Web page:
We have seen evidence that some in the very early church may have baptized believers only. And we have seen that in the second through fourth centuries there was a mixture of practices, with both infant and believer’s baptism. At the beginning of the fifth century something happened that caused infant baptism to become the widespread practice of the church. That something was a someone—Augustine. Perhaps no single person except Jesus and Paul had a more powerful influence on the teachings of the church than did Augustine. Everyone who sought to be orthodox throughout the Medieval and Reformation periods called himself Augustinian. Though I am not an authority on Augustine and I have not read all that he wrote on baptism, I want to note a few things that might give pause to the acceptance of his thinking on baptism.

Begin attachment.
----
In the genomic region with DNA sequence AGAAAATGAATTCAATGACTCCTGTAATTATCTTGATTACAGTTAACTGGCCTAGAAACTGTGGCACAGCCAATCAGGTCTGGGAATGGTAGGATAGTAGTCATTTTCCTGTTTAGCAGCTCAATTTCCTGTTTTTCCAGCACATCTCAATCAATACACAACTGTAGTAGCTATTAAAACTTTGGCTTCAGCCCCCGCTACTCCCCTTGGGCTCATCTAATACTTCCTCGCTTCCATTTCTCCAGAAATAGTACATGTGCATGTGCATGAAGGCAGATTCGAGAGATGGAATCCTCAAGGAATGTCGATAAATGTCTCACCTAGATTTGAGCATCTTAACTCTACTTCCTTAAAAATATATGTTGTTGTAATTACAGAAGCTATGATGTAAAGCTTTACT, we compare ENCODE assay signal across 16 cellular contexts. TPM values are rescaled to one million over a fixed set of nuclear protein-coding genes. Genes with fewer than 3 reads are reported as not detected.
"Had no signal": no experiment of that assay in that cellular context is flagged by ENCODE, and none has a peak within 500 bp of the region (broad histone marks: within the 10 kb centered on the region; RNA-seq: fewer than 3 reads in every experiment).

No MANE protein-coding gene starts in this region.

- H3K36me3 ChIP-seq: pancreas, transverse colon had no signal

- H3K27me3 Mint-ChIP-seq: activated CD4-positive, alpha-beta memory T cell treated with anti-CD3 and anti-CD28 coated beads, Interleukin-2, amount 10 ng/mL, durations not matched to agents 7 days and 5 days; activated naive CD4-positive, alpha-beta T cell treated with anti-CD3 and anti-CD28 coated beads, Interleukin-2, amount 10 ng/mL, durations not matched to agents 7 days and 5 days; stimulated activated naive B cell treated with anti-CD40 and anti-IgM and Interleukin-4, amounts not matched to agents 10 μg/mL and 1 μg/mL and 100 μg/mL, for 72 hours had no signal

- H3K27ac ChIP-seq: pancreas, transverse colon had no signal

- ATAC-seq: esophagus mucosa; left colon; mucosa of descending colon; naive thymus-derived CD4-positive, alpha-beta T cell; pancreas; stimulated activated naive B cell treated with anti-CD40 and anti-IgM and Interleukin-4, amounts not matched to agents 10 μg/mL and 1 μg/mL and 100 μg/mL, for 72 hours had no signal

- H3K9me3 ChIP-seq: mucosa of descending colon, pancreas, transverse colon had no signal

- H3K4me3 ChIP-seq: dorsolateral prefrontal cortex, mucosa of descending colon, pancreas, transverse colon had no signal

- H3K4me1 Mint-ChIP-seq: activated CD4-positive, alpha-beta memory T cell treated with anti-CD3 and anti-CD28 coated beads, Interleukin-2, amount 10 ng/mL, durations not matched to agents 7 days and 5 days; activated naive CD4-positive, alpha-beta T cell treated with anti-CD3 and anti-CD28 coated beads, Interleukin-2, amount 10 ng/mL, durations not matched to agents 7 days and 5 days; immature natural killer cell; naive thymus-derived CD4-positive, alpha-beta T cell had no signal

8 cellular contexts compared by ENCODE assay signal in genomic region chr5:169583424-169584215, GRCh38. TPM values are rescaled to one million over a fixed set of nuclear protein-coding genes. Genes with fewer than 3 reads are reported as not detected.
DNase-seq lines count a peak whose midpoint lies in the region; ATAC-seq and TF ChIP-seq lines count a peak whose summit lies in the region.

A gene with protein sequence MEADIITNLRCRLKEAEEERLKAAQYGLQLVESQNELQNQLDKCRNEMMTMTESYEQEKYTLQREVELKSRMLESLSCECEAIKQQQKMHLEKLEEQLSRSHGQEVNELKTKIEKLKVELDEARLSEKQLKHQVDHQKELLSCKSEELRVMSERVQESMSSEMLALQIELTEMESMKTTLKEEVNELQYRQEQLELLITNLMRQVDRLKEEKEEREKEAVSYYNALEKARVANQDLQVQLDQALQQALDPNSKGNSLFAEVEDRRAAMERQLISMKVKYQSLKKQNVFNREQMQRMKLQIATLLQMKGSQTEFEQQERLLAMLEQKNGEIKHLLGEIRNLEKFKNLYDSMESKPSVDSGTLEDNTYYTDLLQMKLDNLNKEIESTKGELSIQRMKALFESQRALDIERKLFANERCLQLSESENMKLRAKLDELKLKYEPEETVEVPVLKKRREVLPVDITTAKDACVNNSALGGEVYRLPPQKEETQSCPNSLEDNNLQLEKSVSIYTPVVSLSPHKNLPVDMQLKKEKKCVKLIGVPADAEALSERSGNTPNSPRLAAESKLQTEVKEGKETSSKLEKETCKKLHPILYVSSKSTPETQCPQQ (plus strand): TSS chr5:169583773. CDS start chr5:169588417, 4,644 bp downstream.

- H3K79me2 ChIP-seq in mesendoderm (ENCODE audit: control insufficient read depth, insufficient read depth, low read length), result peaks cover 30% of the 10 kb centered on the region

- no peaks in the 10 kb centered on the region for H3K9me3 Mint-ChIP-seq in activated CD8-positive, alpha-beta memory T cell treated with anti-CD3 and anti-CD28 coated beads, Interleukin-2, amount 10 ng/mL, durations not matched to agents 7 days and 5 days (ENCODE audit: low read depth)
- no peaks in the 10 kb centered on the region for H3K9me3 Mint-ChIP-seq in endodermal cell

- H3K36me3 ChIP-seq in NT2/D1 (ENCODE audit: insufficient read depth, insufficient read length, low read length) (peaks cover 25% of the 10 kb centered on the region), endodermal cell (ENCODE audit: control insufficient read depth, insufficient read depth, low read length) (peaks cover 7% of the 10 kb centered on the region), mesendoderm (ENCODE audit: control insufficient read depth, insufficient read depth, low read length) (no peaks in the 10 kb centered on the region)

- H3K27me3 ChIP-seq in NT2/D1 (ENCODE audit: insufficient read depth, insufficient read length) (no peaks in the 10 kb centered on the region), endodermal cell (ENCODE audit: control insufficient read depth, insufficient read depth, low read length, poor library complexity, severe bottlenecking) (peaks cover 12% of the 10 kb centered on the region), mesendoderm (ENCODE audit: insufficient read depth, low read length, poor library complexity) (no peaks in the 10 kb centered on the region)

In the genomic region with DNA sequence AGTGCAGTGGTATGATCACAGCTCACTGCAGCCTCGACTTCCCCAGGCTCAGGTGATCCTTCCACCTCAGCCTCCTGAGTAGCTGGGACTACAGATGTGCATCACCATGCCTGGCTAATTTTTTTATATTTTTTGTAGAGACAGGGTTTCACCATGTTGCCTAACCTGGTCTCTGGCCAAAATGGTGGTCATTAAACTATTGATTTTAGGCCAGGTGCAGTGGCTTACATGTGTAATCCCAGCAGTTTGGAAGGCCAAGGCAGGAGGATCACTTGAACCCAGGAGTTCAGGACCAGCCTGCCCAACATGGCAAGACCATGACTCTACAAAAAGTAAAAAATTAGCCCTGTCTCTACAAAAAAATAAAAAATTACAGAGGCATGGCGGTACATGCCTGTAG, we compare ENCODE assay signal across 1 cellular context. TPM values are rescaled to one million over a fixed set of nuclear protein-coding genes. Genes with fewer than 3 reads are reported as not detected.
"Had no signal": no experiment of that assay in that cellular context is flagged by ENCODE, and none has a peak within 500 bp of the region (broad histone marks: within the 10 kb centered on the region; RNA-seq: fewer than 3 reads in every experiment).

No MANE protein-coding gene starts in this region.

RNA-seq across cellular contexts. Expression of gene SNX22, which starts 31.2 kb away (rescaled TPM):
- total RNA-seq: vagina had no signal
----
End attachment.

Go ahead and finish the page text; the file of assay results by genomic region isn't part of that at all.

In Confessions (A.D. 398) Augustine tells of his formative experiences with baptism.